The Museum has no political or religious affiliation. We are an independent museum and have no core, national or local funding. As a charity we rely on donations and project grants to fund the Museum and our increasingly popular work in outreach and education.

The idea for a Peace Museum came from Gerald Drewett of the Give Peace a Chance Trust in the 1980s and gathered momentum in the 1990s. Through the ‘National Peace Museum Project’, the Museum was established in 1994 with help from the Joseph Rowntree Charitable Foundation.

We currently occupy the top floor of one of Bradford’s impressive Victorian buildings, in Piece Hall Yard, in the city centre, known locally as BD1.

The Changing face of the Museum

In 2011 the museum was presented as an open store that was interesting to traditional peace activists, but did little to appeal to a wider audience.

Plans to modernise the museum were set in place in late 2011 with the idea being to have a short closure and a rapid re-opening in January 2012. At the same time the Museum underwent a dramatic change in its staffing structure and the modernisation grew into a complete overhaul, including the re-hanging and re-interpretation of all three galleries. This pushed back the re-opening of the Museum by three months, but the changes were immense.

The emphasis of the re-development was to make the Museum attractive and engaging to more people and from Bradford’s diverse communities.

To do this we needed to look at the local district as well as the national and international dimensions, challenge the visitors and encourage them to relate the heritage on display to their own experiences, attitudes, ideas and lives. As such the thematic approach in the galleries centred around a series of Big Questions for example Who am I? Who are they? Who are we? Why do people say no to war? Is remembrance enough? Speak up, speak out, does it make a difference?

Intergenerational learning

Intergenerational learning

The challenge to share the changes with a wider audience was very successfully achieved through partnership working. A comprehensive education programme for schools was initiated and the firm partnerships developed with Bradford College’s teacher education department, the Schools Linking Network and Bradford Metropolitan District Council means that we now play an important part in exploring and educating for life in a diverse society, in which issues of cohesion, peace and conflict are ever more to the fore.

We currently have two full time members of staff, four interns, a regular (retired curator) volunteer and work with freelance colleagues (historians, community representatives, artists, educators and ICT designers) in addition to people from our partner organisations.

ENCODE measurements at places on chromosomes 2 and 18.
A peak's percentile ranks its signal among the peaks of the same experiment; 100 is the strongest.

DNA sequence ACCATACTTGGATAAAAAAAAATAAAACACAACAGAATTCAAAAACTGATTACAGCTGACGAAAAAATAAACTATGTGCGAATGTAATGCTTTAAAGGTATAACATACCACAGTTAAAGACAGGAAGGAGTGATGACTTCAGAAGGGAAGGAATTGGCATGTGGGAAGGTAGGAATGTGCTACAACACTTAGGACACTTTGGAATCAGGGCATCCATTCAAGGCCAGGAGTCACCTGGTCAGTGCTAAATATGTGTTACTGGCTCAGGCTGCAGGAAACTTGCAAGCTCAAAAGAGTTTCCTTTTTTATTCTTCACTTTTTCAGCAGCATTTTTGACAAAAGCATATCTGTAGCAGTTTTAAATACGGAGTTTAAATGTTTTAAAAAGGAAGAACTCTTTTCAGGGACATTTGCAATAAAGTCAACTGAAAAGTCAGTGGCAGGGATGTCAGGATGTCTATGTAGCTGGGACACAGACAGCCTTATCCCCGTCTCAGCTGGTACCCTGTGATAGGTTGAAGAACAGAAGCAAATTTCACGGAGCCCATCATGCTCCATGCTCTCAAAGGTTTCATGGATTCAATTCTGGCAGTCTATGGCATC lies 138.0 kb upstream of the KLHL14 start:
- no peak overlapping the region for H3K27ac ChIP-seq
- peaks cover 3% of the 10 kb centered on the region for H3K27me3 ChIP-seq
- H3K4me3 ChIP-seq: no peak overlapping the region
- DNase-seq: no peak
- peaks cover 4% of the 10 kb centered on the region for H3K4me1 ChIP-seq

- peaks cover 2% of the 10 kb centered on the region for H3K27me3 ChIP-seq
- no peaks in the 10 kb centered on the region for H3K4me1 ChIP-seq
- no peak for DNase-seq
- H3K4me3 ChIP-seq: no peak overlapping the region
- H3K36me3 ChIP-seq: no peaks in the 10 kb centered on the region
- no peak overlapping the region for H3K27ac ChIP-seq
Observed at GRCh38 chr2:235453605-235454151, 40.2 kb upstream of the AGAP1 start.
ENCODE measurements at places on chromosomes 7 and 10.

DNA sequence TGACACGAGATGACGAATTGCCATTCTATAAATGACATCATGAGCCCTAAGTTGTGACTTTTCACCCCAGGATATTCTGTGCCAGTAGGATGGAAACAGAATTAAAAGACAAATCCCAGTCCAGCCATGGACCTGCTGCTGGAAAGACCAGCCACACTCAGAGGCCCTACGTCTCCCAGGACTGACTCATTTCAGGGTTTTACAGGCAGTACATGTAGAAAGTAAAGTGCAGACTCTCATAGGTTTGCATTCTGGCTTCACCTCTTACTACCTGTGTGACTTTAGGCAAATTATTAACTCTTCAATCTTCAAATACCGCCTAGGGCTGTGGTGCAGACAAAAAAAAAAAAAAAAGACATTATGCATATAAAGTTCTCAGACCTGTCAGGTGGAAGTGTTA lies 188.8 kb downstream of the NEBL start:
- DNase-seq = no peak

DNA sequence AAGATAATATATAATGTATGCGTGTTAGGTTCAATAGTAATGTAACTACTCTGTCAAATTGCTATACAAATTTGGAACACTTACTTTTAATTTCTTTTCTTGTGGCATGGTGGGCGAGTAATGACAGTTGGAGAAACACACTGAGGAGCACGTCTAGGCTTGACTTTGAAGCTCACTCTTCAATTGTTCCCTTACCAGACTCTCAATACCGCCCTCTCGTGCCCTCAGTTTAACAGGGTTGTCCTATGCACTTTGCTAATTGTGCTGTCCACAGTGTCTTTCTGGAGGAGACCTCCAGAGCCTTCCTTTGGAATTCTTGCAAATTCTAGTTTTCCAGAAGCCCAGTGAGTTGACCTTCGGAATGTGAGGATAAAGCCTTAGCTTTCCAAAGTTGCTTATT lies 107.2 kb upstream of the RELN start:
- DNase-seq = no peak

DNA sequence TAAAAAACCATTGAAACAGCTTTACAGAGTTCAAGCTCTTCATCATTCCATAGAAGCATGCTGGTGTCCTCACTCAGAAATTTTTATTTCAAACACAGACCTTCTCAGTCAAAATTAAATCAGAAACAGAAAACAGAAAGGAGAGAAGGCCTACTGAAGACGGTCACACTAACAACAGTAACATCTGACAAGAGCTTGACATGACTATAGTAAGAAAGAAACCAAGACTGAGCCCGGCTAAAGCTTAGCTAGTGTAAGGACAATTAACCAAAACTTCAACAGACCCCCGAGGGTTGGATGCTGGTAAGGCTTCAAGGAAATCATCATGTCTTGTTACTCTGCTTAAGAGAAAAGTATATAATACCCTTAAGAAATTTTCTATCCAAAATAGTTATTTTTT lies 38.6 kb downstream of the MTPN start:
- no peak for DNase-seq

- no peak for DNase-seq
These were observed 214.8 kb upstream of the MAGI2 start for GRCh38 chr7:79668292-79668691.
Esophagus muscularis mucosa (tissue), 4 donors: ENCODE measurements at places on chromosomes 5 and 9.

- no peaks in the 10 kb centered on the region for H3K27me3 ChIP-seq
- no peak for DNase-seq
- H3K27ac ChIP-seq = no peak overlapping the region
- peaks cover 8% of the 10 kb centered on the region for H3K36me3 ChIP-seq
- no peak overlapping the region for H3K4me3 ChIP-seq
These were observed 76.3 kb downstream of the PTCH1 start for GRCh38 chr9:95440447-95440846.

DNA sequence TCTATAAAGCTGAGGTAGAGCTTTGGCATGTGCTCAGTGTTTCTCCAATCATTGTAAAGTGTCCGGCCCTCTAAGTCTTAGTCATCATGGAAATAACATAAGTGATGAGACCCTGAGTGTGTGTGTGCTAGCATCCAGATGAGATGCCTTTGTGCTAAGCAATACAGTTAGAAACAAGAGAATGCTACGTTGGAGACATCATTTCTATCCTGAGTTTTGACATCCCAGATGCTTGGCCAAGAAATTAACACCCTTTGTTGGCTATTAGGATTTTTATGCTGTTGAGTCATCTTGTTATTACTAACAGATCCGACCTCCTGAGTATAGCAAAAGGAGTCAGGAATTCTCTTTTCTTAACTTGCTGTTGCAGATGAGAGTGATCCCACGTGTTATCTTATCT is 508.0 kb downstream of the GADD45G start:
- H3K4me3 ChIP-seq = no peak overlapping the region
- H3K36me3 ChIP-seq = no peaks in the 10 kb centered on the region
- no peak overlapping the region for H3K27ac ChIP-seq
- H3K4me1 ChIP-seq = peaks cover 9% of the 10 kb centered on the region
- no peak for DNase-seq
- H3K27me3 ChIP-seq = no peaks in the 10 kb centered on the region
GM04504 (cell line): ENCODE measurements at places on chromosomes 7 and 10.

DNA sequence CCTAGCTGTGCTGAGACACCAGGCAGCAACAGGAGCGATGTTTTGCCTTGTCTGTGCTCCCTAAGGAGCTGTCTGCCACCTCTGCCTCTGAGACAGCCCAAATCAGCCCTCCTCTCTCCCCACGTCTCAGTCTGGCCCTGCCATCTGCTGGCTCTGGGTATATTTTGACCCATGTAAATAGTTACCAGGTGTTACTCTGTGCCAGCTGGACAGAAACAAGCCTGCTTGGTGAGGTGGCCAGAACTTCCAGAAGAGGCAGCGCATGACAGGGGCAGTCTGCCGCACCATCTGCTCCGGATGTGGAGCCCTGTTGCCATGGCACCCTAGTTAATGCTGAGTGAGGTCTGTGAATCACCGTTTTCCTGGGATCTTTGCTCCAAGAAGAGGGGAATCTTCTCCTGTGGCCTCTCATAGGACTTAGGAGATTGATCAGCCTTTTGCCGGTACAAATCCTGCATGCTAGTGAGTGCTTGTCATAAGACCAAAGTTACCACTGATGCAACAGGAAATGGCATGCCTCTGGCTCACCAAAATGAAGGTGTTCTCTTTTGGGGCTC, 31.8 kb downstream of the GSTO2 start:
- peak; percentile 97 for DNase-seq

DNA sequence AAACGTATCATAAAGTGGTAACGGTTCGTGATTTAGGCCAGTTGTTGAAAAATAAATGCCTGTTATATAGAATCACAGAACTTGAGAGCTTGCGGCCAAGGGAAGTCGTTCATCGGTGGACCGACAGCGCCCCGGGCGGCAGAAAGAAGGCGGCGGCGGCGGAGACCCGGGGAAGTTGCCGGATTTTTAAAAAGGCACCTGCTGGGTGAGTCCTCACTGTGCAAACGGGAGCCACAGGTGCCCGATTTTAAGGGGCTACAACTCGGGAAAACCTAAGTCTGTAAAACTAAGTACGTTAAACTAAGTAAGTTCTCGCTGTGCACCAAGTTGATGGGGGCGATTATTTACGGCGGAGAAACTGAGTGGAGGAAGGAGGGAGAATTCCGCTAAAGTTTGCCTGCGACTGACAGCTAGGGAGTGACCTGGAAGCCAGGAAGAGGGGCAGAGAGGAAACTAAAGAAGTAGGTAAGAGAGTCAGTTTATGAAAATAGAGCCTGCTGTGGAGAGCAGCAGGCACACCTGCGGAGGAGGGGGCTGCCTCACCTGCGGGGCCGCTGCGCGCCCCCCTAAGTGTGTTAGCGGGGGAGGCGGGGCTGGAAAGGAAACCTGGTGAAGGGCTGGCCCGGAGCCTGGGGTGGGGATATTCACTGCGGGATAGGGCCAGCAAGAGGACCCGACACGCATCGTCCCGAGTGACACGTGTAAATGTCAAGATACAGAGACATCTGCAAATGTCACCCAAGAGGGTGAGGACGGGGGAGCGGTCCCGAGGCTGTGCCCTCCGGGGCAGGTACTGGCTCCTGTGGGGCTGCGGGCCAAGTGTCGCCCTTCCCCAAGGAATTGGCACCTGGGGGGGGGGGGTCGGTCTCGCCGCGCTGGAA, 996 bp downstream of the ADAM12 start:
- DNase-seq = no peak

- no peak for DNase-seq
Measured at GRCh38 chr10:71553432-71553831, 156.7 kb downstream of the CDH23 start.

Visitor numbers have swelled. In 2010 approximately 300 people engaged with the Museum. In 2011- 2012 900 casual visitors came through the Museum doors, 7,037 children and young people were involved in Museum led sessions and 944 people engaged through general outreach activities.

What do we do?

In a nutshell using our currently limited exhibition space, we use items from our collection to engage, challenge and inspire visitors. The Museum:

  • offers learning and education activities
  • provides an attractive, stimulating meeting space for local community, faith, cross-agency and local authority groups
  • plans opportunities for interaction and dialogue between members of communities and sectors who may not naturally meet
  • works with all sectors of the community
  • poses questions about choices, equality, diversity, cohesion, conflict, peace and non-violence
  • asks that individuals and groups consider peace and peace-making as a challenge and active, as opposed to passive
  • encourages voice, action and positive citizenship, the sharing of personal experiences and stories

We work with community and faith groups; with young offenders in prison; with schools, colleges and universities; with children in care; offer continuing professional development for teachers and run sessions with initial teacher educators for intending teachers.

What do we do with schools?

We offer support for learning across the curriculum, but particularly for English, the humanities, art, citizenship and SMSC and we offer CPD for teachers and support staff.

Schools visit the Museum and engage in sessions using items from our collections. We work in schools with pupils and teachers, attempting to build longitudinal relationships within and across schools.

We have a Peacemaker peer education project (kindly supported in 2012 by the Soroptimists International Bingley) which involves pupils becoming experts on an aspect of the collection and/or a place on the Routes to Peace Heritage Trail; they work with other children passing on their knowledge of the thing/place/person/event and act as leaders in the Museum and on ‘Trail’ days, for other children and adult groups. They effectively are in charge of the Museum while here and treated as staff members. They range in age from 8 to 16.

Peacemakers meet the Lord Mayor

Peacemakers meet the Lord Mayor

Back in school the Peacemakers work with staff and the school councils to implement measures to help their schools to be more peaceful and cohesive, sometimes they initiate things like a school peace tree, sometimes they ring up and ask if we will speak at an assembly or to the school council! As they move up in school they prepare representatives from the year beneath them to become Peacemakers.

In the very best practice Peacemakers from different primary schools also work together (eight schools in one are partnership did this recently) and when they enter often the same secondary school, they continue the work there.

We are part of the partnership that has organised the Routes to Peace cross agency/community peace season and which culminated in the ‘Big Sing’ for Peace in Centenary Square, involving some 500 children from local schools, our Peacemakers and local singer songwriters, commissioned to write a song for peace with pupils. This event had elements in the Museum, in other partner organisations premises e.g. Kala Sangam, Gallery One, Culture Fusion and the Alhambra Studios, in the local built environment using the Heritage Peace Trail and in Centenary Square. It attracted members of the community and parents as well as the children involved.